Taipei, A study carried out earlier this year by the Changhua County Public Health Bureau and National Taiwan University (NTU), which involved testing people for COVID-19 antibodies, has been found to have violated research laws, a health official said on Monday.
Speaking to reporters, Liu Yueh-ping (劉越萍), head of the Department of Medical Affairs at the Ministry of Health and Welfare (MOHW), said the study was found to have violated the Human Subjects Research Act.
Under the act, researchers have to submit their research plans to an Institutional Review Board (IRB) and obtain board approval before they can begin the research process.
However, officials at the Changhua health bureau and researchers at NTU’s College of Public Health began their research process before NTU’s IRB approved of their plan, making the research illegal, Liu said.
Violators can be fined between NT$100,000 (US$3,475) to N$1 million.
The MOHW, which has jurisdiction over the Changhua County Health Bureau, will announce how much the bureau will be fined in two weeks, Liu said.
The amount of fines the NTU researchers have to pay will be decided by the Ministry of Education, she added.
The Changhua Public Health Bureau announced on June 11 that they had begun the study, which tested for neutralizing antibodies the body produces following exposure to COVID-19.
The aim was to offer a picture of how prevalent the disease was during its peak in Taiwan in February and March, the bureau’s director Yeh Yen-po (葉彥伯) said at a press conference on Aug. 27, when they released the results.
In total, researchers took samples from 4,841 subjects with a higher risk of COVID-19 exposure, including the contacts of confirmed cases and people in home quarantine after returning from abroad, as well as healthcare workers and other epidemic prevention staff from June 11 through Aug. 12, Yeh said at the time.
Neutralizing antibodies for COVID-19 were found in only four of the test subjects, equating to a positive rate of 8.3 per 10,000 people, he said, adding that such a low rate of exposure in a high-risk population was “extremely good news.”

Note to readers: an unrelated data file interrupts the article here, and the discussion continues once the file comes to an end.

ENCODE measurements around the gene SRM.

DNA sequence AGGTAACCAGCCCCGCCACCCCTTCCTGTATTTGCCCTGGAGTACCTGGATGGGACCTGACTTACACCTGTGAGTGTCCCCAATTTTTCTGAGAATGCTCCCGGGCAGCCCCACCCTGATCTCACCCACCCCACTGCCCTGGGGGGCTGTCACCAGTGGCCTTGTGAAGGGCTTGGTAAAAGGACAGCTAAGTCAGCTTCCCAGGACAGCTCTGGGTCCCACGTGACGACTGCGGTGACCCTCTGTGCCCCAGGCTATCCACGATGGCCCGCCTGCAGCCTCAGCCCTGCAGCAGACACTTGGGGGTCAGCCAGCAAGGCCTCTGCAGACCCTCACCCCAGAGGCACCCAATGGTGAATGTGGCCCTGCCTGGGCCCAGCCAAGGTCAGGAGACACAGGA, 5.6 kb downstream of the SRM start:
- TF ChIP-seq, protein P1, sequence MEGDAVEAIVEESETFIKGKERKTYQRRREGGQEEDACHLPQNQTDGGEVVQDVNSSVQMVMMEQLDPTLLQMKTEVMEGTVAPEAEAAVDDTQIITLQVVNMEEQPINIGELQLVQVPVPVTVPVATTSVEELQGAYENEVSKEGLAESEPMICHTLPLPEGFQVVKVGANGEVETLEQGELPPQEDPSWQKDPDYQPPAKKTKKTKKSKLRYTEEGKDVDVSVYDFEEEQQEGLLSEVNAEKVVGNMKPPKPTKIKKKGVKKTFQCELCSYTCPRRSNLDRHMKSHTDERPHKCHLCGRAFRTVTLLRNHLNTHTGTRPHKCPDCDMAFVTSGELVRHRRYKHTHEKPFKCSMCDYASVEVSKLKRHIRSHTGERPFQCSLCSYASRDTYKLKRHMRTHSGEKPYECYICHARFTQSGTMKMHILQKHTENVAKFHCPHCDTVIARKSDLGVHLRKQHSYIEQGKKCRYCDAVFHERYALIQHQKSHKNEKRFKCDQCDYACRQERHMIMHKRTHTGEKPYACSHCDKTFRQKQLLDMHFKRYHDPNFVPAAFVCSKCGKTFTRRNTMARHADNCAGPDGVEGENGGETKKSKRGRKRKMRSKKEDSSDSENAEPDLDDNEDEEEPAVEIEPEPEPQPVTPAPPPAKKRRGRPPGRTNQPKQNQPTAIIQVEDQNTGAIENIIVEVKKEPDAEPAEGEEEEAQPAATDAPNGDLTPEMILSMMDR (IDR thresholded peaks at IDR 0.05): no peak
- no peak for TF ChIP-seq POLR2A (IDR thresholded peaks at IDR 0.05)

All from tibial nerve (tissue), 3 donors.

As the study was ongoing, however, questions were raised regarding whether researchers had applied for approval to conduct the study in the first place. The head researcher, NTU professor Chan Chang-chuan (詹長權), had said that the study was approved by NTU’s IRB on Aug. 11, two months after it had already begun.
In response, the MOHW launched in investigation into the study and requested that the Changhua Public Health Bureau and Chan provide relevant information.
Both the bureau and NTU’s College of Public Health had disputes or disagreements with the Central Epidemic Command Center (CECC) when the study was under way.
The health bureau had violated CECC protocol and tested individuals in home quarantine with no symptoms for COVID-19, which lead to an ethics investigation.
The results of the investigation, released in September, were that while the Changhua health bureau had violated public health laws, the laws did not stipulate penalties for the types of violations it committed, so the bureau was not fined.
The NTU College of Public Health, on the other hand, had disagreements with the CECC regarding testing all arrivals in Taiwan for COVID-19, which the former supported but the latter found unnecessary.
Source: Focus Taiwan News Channel